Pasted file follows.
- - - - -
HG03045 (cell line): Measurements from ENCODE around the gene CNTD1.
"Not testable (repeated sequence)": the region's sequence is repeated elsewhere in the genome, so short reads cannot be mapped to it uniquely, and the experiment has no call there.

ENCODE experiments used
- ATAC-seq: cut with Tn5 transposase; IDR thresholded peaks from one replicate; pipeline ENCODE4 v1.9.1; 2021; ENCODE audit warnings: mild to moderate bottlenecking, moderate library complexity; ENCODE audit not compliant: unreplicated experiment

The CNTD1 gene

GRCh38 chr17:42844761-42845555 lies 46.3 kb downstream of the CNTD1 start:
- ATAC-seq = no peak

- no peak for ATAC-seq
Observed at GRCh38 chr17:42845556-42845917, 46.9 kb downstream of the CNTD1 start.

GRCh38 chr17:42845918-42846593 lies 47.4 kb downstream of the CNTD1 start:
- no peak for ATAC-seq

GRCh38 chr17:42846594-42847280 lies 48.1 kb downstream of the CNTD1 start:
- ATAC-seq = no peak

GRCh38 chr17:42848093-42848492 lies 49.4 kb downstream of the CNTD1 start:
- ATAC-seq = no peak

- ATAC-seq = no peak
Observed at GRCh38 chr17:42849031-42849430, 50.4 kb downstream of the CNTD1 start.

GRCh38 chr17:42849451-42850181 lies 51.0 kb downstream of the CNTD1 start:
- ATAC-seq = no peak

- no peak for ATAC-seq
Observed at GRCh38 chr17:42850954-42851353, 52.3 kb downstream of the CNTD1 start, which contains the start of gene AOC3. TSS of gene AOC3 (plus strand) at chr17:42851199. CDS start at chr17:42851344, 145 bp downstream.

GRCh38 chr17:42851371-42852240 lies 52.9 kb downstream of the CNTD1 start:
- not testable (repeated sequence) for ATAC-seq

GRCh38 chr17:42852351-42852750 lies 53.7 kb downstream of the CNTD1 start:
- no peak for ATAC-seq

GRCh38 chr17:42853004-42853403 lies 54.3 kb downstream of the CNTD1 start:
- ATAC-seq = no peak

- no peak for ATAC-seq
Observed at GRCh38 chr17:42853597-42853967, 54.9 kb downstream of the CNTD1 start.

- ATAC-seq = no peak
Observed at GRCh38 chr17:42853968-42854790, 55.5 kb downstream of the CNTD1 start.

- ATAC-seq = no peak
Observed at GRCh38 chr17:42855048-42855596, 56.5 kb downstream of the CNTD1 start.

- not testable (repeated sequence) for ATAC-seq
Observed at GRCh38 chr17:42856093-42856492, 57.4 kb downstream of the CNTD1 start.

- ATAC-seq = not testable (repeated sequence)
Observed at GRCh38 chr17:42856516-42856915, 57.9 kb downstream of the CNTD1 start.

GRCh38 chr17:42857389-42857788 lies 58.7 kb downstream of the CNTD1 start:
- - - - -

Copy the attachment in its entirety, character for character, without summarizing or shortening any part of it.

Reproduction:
HG03045 (cell line): Measurements from ENCODE around the gene CNTD1.
"Not testable (repeated sequence)": the region's sequence is repeated elsewhere in the genome, so short reads cannot be mapped to it uniquely, and the experiment has no call there.

ENCODE experiments used
- ATAC-seq: cut with Tn5 transposase; IDR thresholded peaks from one replicate; pipeline ENCODE4 v1.9.1; 2021; ENCODE audit warnings: mild to moderate bottlenecking, moderate library complexity; ENCODE audit not compliant: unreplicated experiment

The CNTD1 gene

GRCh38 chr17:42844761-42845555 lies 46.3 kb downstream of the CNTD1 start:
- ATAC-seq = no peak

- no peak for ATAC-seq
Observed at GRCh38 chr17:42845556-42845917, 46.9 kb downstream of the CNTD1 start.

GRCh38 chr17:42845918-42846593 lies 47.4 kb downstream of the CNTD1 start:
- no peak for ATAC-seq

GRCh38 chr17:42846594-42847280 lies 48.1 kb downstream of the CNTD1 start:
- ATAC-seq = no peak

GRCh38 chr17:42848093-42848492 lies 49.4 kb downstream of the CNTD1 start:
- ATAC-seq = no peak

- ATAC-seq = no peak
Observed at GRCh38 chr17:42849031-42849430, 50.4 kb downstream of the CNTD1 start.

GRCh38 chr17:42849451-42850181 lies 51.0 kb downstream of the CNTD1 start:
- ATAC-seq = no peak

- no peak for ATAC-seq
Observed at GRCh38 chr17:42850954-42851353, 52.3 kb downstream of the CNTD1 start, which contains the start of gene AOC3. TSS of gene AOC3 (plus strand) at chr17:42851199. CDS start at chr17:42851344, 145 bp downstream.

GRCh38 chr17:42851371-42852240 lies 52.9 kb downstream of the CNTD1 start:
- not testable (repeated sequence) for ATAC-seq

GRCh38 chr17:42852351-42852750 lies 53.7 kb downstream of the CNTD1 start:
- no peak for ATAC-seq

GRCh38 chr17:42853004-42853403 lies 54.3 kb downstream of the CNTD1 start:
- ATAC-seq = no peak

- no peak for ATAC-seq
Observed at GRCh38 chr17:42853597-42853967, 54.9 kb downstream of the CNTD1 start.

- ATAC-seq = no peak
Observed at GRCh38 chr17:42853968-42854790, 55.5 kb downstream of the CNTD1 start.

- ATAC-seq = no peak
Observed at GRCh38 chr17:42855048-42855596, 56.5 kb downstream of the CNTD1 start.

- not testable (repeated sequence) for ATAC-seq
Observed at GRCh38 chr17:42856093-42856492, 57.4 kb downstream of the CNTD1 start.

- ATAC-seq = not testable (repeated sequence)
Observed at GRCh38 chr17:42856516-42856915, 57.9 kb downstream of the CNTD1 start.

GRCh38 chr17:42857389-42857788 lies 58.7 kb downstream of the CNTD1 start: